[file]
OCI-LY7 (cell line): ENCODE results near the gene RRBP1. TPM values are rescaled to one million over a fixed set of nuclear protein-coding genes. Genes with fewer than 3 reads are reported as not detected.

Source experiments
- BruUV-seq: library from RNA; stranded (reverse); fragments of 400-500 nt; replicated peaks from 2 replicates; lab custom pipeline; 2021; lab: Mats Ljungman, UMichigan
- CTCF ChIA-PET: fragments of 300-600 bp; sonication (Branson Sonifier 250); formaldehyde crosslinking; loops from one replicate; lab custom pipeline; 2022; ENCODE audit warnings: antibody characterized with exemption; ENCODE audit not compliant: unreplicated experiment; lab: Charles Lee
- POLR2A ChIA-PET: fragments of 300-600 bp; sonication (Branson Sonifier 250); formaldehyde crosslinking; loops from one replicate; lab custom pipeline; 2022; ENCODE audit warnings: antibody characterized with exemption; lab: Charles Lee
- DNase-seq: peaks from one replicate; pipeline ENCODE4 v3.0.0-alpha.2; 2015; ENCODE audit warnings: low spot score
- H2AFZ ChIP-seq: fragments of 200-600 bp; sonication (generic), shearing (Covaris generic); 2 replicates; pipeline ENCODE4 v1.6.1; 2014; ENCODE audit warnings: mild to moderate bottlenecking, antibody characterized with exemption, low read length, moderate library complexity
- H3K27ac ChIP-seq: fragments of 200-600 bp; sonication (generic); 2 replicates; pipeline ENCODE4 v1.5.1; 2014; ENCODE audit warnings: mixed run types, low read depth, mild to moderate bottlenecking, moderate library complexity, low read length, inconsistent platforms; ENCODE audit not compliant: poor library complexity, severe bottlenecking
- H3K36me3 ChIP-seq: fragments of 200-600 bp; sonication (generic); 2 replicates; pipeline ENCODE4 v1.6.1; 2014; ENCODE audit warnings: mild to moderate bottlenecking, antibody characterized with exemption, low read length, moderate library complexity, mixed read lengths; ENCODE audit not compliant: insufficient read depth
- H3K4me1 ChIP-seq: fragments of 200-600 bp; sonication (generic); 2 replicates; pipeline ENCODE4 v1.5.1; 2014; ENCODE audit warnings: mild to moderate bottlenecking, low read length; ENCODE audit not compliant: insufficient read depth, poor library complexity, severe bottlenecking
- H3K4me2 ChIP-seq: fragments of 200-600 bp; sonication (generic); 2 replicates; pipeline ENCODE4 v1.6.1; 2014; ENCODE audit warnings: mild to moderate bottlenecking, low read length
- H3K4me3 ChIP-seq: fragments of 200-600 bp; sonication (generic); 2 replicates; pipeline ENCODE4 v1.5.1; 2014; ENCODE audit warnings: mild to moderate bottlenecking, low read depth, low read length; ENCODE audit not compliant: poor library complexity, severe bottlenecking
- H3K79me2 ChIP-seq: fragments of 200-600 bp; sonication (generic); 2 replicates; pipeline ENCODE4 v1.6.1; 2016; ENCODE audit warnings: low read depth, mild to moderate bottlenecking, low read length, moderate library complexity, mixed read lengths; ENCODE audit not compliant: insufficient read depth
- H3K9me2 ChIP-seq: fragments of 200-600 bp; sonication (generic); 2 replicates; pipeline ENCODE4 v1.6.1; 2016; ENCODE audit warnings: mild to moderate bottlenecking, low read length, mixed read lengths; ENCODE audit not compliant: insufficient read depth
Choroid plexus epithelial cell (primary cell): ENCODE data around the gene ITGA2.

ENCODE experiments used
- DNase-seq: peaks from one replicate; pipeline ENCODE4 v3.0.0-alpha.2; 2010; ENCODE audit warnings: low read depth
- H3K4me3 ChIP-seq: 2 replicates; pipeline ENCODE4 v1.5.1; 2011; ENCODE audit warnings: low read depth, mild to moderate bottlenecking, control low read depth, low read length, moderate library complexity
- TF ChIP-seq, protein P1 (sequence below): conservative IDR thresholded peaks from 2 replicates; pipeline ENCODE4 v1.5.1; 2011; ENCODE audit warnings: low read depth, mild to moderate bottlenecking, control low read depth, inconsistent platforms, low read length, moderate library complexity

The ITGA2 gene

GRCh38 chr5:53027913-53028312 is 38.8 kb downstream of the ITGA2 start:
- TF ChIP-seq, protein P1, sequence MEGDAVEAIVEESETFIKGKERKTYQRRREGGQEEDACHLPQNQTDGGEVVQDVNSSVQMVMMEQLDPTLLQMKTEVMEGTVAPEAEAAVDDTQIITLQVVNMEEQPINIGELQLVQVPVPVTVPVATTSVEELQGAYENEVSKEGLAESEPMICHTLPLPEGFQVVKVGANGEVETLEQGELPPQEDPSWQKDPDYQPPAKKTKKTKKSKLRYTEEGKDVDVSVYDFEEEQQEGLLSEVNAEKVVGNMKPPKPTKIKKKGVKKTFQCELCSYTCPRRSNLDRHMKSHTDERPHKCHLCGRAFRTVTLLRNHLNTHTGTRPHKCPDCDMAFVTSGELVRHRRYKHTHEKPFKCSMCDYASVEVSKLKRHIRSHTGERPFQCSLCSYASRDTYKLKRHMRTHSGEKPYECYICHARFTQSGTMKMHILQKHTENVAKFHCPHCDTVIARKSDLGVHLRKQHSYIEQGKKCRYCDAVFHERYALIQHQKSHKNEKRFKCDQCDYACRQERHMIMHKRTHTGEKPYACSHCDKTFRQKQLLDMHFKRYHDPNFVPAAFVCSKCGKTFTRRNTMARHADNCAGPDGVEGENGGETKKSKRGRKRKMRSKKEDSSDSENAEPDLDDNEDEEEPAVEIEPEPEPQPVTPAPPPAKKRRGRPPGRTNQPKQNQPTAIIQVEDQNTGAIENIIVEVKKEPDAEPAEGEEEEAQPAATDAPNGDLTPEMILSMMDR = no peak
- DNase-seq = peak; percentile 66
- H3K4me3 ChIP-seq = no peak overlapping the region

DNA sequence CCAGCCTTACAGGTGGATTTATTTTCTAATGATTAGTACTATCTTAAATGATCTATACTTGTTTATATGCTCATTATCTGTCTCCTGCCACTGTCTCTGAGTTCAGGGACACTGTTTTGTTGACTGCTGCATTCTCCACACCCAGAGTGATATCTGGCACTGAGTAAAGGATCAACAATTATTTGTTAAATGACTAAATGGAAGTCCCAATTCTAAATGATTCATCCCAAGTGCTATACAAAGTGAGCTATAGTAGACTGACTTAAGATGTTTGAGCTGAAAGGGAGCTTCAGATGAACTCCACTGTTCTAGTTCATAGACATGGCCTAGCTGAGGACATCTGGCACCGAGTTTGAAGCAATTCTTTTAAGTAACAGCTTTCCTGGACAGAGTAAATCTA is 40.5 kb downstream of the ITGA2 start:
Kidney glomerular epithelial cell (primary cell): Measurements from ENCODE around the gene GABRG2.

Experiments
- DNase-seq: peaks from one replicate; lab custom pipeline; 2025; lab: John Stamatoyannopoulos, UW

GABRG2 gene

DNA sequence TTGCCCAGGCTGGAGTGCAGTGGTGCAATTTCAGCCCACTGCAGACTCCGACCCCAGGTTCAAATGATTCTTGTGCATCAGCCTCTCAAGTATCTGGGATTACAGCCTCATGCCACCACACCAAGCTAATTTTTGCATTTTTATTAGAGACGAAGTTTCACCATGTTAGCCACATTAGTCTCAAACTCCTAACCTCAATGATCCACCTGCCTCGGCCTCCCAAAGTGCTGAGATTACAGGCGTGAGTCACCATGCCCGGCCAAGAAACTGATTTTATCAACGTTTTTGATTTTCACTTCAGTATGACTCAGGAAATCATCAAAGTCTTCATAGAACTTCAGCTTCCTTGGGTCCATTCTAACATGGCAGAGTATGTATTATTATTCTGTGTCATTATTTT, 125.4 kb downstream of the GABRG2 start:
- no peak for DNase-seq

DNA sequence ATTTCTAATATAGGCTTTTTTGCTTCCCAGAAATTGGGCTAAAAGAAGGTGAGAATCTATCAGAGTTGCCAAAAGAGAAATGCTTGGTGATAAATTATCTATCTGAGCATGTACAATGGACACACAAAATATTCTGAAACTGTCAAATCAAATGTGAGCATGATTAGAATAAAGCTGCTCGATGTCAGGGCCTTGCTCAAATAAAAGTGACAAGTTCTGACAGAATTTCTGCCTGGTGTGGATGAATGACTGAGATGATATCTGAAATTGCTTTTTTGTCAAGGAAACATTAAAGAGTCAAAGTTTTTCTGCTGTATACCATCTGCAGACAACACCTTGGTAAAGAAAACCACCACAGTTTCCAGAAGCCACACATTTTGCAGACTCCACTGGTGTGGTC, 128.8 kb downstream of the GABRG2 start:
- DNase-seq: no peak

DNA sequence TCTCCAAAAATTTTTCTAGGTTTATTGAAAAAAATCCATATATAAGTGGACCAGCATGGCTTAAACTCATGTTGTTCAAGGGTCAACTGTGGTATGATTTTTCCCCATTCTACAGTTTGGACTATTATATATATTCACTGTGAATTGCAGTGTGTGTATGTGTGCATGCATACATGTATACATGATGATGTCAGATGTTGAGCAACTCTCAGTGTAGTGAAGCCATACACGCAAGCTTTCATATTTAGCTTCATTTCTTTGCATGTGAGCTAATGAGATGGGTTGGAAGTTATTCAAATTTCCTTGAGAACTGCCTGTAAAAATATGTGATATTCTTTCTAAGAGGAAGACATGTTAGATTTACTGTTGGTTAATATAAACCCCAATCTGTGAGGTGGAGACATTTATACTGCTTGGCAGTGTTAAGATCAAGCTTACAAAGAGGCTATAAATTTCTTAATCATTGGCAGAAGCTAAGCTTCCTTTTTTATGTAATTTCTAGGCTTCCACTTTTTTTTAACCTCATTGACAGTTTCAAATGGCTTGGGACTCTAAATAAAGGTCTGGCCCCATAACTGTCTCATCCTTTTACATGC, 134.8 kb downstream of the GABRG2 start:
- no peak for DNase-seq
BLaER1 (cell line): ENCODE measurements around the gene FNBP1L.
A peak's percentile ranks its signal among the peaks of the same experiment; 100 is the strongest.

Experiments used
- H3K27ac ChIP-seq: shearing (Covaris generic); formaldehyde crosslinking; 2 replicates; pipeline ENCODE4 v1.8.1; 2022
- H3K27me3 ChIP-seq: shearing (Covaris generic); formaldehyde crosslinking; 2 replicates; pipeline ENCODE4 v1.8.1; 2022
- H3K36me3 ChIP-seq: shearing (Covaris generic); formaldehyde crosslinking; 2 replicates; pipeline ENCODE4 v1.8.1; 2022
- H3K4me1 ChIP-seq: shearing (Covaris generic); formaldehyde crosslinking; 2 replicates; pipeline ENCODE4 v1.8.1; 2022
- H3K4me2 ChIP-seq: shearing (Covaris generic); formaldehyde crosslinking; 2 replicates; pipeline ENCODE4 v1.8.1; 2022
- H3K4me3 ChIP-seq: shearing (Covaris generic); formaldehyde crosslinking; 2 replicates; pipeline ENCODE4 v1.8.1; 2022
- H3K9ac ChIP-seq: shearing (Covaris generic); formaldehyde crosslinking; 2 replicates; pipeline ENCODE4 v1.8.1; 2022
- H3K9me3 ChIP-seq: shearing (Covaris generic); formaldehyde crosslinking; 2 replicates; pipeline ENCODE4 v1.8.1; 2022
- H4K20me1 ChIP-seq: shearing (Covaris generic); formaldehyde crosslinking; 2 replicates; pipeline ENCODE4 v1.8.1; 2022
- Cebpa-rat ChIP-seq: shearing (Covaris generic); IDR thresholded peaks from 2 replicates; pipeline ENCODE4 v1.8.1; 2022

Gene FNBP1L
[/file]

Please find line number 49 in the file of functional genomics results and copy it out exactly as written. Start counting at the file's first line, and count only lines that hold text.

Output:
Gene FNBP1L